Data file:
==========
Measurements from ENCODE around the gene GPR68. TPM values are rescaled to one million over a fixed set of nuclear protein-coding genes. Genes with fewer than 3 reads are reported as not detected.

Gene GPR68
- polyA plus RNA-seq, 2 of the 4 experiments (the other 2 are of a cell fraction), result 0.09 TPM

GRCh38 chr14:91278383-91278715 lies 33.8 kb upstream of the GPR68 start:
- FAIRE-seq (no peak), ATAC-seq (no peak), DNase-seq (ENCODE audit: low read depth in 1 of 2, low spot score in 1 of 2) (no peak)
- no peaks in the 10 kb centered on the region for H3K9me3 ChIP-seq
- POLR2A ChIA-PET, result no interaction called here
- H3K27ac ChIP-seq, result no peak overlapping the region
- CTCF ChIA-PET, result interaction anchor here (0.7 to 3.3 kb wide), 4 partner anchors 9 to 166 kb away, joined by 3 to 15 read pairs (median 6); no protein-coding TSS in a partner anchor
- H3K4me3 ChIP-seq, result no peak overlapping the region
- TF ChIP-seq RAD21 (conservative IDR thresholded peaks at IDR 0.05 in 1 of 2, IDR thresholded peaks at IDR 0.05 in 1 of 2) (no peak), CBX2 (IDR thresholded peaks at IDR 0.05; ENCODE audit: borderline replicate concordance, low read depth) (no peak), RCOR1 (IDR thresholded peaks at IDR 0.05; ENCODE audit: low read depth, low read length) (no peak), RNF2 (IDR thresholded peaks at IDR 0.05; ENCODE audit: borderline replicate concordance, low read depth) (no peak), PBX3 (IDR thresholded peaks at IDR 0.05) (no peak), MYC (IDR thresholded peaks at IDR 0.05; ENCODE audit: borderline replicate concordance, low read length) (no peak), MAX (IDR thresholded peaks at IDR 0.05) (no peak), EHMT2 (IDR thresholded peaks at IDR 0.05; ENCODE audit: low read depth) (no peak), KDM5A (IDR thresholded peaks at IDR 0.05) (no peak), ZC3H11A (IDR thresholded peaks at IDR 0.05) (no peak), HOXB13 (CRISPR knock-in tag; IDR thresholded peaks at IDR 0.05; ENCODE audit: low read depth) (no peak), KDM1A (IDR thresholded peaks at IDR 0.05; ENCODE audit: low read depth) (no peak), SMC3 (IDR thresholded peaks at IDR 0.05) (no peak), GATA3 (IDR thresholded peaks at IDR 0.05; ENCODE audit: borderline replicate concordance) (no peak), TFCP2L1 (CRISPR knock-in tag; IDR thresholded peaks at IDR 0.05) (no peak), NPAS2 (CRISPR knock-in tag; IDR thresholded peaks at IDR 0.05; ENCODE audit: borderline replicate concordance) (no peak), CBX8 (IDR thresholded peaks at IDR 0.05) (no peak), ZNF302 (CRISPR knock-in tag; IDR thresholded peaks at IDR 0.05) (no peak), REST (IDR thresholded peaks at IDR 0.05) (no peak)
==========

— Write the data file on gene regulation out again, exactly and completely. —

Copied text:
Measurements from ENCODE around the gene GPR68. TPM values are rescaled to one million over a fixed set of nuclear protein-coding genes. Genes with fewer than 3 reads are reported as not detected.

Gene GPR68
- polyA plus RNA-seq, 2 of the 4 experiments (the other 2 are of a cell fraction), result 0.09 TPM

GRCh38 chr14:91278383-91278715 lies 33.8 kb upstream of the GPR68 start:
- FAIRE-seq (no peak), ATAC-seq (no peak), DNase-seq (ENCODE audit: low read depth in 1 of 2, low spot score in 1 of 2) (no peak)
- no peaks in the 10 kb centered on the region for H3K9me3 ChIP-seq
- POLR2A ChIA-PET, result no interaction called here
- H3K27ac ChIP-seq, result no peak overlapping the region
- CTCF ChIA-PET, result interaction anchor here (0.7 to 3.3 kb wide), 4 partner anchors 9 to 166 kb away, joined by 3 to 15 read pairs (median 6); no protein-coding TSS in a partner anchor
- H3K4me3 ChIP-seq, result no peak overlapping the region
- TF ChIP-seq RAD21 (conservative IDR thresholded peaks at IDR 0.05 in 1 of 2, IDR thresholded peaks at IDR 0.05 in 1 of 2) (no peak), CBX2 (IDR thresholded peaks at IDR 0.05; ENCODE audit: borderline replicate concordance, low read depth) (no peak), RCOR1 (IDR thresholded peaks at IDR 0.05; ENCODE audit: low read depth, low read length) (no peak), RNF2 (IDR thresholded peaks at IDR 0.05; ENCODE audit: borderline replicate concordance, low read depth) (no peak), PBX3 (IDR thresholded peaks at IDR 0.05) (no peak), MYC (IDR thresholded peaks at IDR 0.05; ENCODE audit: borderline replicate concordance, low read length) (no peak), MAX (IDR thresholded peaks at IDR 0.05) (no peak), EHMT2 (IDR thresholded peaks at IDR 0.05; ENCODE audit: low read depth) (no peak), KDM5A (IDR thresholded peaks at IDR 0.05) (no peak), ZC3H11A (IDR thresholded peaks at IDR 0.05) (no peak), HOXB13 (CRISPR knock-in tag; IDR thresholded peaks at IDR 0.05; ENCODE audit: low read depth) (no peak), KDM1A (IDR thresholded peaks at IDR 0.05; ENCODE audit: low read depth) (no peak), SMC3 (IDR thresholded peaks at IDR 0.05) (no peak), GATA3 (IDR thresholded peaks at IDR 0.05; ENCODE audit: borderline replicate concordance) (no peak), TFCP2L1 (CRISPR knock-in tag; IDR thresholded peaks at IDR 0.05) (no peak), NPAS2 (CRISPR knock-in tag; IDR thresholded peaks at IDR 0.05; ENCODE audit: borderline replicate concordance) (no peak), CBX8 (IDR thresholded peaks at IDR 0.05) (no peak), ZNF302 (CRISPR knock-in tag; IDR thresholded peaks at IDR 0.05) (no peak), REST (IDR thresholded peaks at IDR 0.05) (no peak)